Extended Data Fig. 3 ILC2 suppress NK cells via an indirect innate immune mechanism.

a, Il7raCre/+ or Il7raCre/+Rorafl/fl mice were treated with PBS or Asp on day 0 and 1, followed by quantification of IFNγ+ lung NKcells on day 3 (n = 12,13,11,12). b,c, WT mice were treated as in (a), followed by purification of lung ILC2 (flow cytometry) and lung NK cells (magnetic bead, see Methods) on day 3. Lung NK were cultured alone or with ILC2 and analyzed for intracellular IFNγ and GzmB (c) (n = 8). d, WT mice were treated as in (e) with PBS or IL-33 and A2AR antagonist or DMSO followed by quantification of IFNγ+ lung NK cells on day 3 (n = 6,7,6). e, WT mice were treated as indicated, followed by quantification of GzmB+ lung NK cells (n = 3, representative gating on right). f, WT and Foxp3DTR mice were treated with PBS or IL-33 and DTx, followed by quantification of percent IFNγ+ lung NK cells on day 3 (n = 3,3,4,5). g, WT and Rag2–/– mice were treated with PBS or IL-33 on days 0 and 1, and given adoptive transfer of LL/2 cells (i.v.) on day 7. Tumor burden was assessed on day 21 by visual quantification of lung metastases (n = 10,8,8,10). h, WT, Rag2–/– and Rag2–/–Il7raCre/+Rorafl/fl mice were treated with PBS or IL-33 on day 0 and 1, followed by flow cytometry analysis for the indicated lung lymphoid cells on day 3 (n = 5). Bar graphs indicate mean (±S EM) and show combined data of two (c, d, and g) or three (a) independent experiments. (e, f, and h) shows a representative bar graph of two independent experiments. Statistical analyses were calculated using one-way ANOVA with ns = not significant, and **** = p ≤ 0.0001.

Extended Data Fig. 4 Myeloid cell profiling after IL-33 administration and correlation with NK cell function.

a,b, WT mice were treated with PBS or IL-33 on day 0 and 1, followed by (a) flow cytometry analysis and (b) quantification for the indicated lung myeloid cellson day 3 (n = 6). c, Representative flow cytometry plot of eosinophils from mice injected and gated as in (a) assessed for expression of Ly-6G (left) Ly-6C (right). d, The correlation between percent IFNγ+ NK cells and total numbers of the indicated myeloid cells in the lung of PBS or IL-33 injected WT mice (day 0 and 1, sacrificed on day 3) was analyzed on pooled results (n = 125). Bar graphs indicate mean (±SEM) and show representative data from three independent experiments (a, b, and c) and (d) representing Pearson r.

Extended Data Fig. 5 IL-33-mediated suppression of NK cells is not dependent on neutrophils or alveolar macrophages.

a-e, WT mice were treated with PBS or IL-33 on day 0 and 1, and the indicated mAb (or clodronate liposomes, C.L.) on day -1 and 1 followed by quantification of percent IFNγ+ or GzmB+ lung NK cells (after PI stimulation) and quantification for the indicated lung myeloid cells on day 3 (a; GzmB n = 10,9,9,10, and depicted myeloid cells n = 15 ,14,14,15, b; n = 8,8,8,9, c; n = 7, d,e, n = 6). Bar graphs indicate mean (±S EM) and show combined data of two (b-e) or three (a) independent experiments. Statistical analyses were calculated using one-way ANOVA with ns = not significant, and **** = p ≤ 0.0001.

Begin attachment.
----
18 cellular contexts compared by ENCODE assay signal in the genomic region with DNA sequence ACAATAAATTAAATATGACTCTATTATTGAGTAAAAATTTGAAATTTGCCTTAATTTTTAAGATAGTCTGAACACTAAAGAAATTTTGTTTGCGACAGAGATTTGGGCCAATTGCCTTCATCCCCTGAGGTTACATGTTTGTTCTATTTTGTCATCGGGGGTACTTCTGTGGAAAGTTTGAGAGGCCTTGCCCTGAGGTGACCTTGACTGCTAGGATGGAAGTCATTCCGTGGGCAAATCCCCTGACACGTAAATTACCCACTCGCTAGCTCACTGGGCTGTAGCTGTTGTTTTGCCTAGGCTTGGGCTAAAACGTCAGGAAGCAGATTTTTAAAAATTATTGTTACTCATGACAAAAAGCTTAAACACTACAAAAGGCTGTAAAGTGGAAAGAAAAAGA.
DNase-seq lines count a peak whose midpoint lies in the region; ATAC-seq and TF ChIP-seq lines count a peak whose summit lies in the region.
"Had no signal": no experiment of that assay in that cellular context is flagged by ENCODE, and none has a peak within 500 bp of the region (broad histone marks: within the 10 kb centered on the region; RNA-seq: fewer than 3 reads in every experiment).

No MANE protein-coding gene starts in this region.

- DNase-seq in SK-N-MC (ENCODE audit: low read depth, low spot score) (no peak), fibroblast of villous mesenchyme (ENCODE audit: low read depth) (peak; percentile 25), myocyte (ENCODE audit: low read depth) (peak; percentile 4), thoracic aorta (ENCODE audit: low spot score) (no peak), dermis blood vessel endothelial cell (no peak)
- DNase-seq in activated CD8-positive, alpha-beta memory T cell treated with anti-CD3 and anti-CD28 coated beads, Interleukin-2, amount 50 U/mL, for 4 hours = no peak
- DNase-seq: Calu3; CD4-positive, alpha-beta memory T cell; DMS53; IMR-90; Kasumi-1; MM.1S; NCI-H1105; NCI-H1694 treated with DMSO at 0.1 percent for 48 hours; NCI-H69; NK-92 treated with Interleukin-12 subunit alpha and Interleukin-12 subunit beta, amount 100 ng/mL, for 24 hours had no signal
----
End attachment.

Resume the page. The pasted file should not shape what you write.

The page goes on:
Extended Data Fig. 6 IL-5 and eosinophils mediate IL-33-driven suppression of NK cells.

a, WT mice were treated with PBS or IL-33 on day 0 and 1, followed by quantification of IL-5+ ILC2 (CD45+B220Lineage), or CD45+B220lineage+ cells in the lungs on day 3 (n = 5); the identity of IL-5+ ILC2 was further confirmed by ICOS expression. b-d, WT mice were treated with PBS or IL-33 on day 0 and 1, and anti-IL-5 or control on day -6, -3 and -1 followed by quantification of the total numbers of the indicated myeloid cells in the lung (c) (n = 10), and the percent IFNγ+ and GzmB+ lung NK cells (after anti-NK1.1 stimulation) on day 3 (d) (n = 5). e, WT mice were treated intranasally with PBS or the indicated cytokines on day 0 and 1, followed by quantification of percent IFNγ+ NK cells (after PI stimulation), or lung eosinophil numbers on day 3 (n = 3). f, Mice of the indicated genotypes were treated intranasally Asp or PBS on days 0 and 1, followed by intravenous transfer of B16.F10 cells on day 7 and subsequent determination of lung metastases-related mortality by Kaplan-Meier survival curve (n = 15,14,15,9). g, Purified WT mouse lung NK cells were cultured alone or with ex vivo bone marrow derived eosinophils at the indicated ratios for 18 hours, followed by a 3 hr re-stimulation with PI and quantification of IFNγ+ and GzmB+ NK cells by flow cytometry (n = 6,6,9). Bar graphs indicate mean (±SEM) of combined data of two (c, g) or three (f) independent experiments. (d and e) show representative data of three independently performed experiments and (a) depicts representative flow cytometry plots. Statistical analyses were calculated using one-way ANOVA or Log-rank (Mantel-Cox) test (f) with **** = p ≤ 0.0001.